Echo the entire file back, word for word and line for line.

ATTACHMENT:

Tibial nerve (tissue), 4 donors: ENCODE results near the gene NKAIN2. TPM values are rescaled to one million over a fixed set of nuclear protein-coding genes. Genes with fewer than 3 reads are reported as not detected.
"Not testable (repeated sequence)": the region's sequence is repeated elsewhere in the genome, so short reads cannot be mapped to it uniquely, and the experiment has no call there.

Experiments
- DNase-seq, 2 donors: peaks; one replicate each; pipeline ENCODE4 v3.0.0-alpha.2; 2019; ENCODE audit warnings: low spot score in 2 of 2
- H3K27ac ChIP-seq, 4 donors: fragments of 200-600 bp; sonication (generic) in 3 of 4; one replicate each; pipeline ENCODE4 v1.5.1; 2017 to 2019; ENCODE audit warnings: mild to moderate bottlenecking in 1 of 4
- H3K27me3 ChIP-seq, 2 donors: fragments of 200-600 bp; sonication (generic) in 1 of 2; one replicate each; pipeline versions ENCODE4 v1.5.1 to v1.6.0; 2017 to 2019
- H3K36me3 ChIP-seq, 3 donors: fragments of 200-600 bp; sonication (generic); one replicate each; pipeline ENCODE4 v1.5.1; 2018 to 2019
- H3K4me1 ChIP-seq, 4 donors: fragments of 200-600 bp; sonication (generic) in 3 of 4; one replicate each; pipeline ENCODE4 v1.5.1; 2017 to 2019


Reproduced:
Tibial nerve (tissue), 4 donors: ENCODE results near the gene NKAIN2. TPM values are rescaled to one million over a fixed set of nuclear protein-coding genes. Genes with fewer than 3 reads are reported as not detected.
"Not testable (repeated sequence)": the region's sequence is repeated elsewhere in the genome, so short reads cannot be mapped to it uniquely, and the experiment has no call there.

Experiments
- DNase-seq, 2 donors: peaks; one replicate each; pipeline ENCODE4 v3.0.0-alpha.2; 2019; ENCODE audit warnings: low spot score in 2 of 2
- H3K27ac ChIP-seq, 4 donors: fragments of 200-600 bp; sonication (generic) in 3 of 4; one replicate each; pipeline ENCODE4 v1.5.1; 2017 to 2019; ENCODE audit warnings: mild to moderate bottlenecking in 1 of 4
- H3K27me3 ChIP-seq, 2 donors: fragments of 200-600 bp; sonication (generic) in 1 of 2; one replicate each; pipeline versions ENCODE4 v1.5.1 to v1.6.0; 2017 to 2019
- H3K36me3 ChIP-seq, 3 donors: fragments of 200-600 bp; sonication (generic); one replicate each; pipeline ENCODE4 v1.5.1; 2018 to 2019
- H3K4me1 ChIP-seq, 4 donors: fragments of 200-600 bp; sonication (generic) in 3 of 4; one replicate each; pipeline ENCODE4 v1.5.1; 2017 to 2019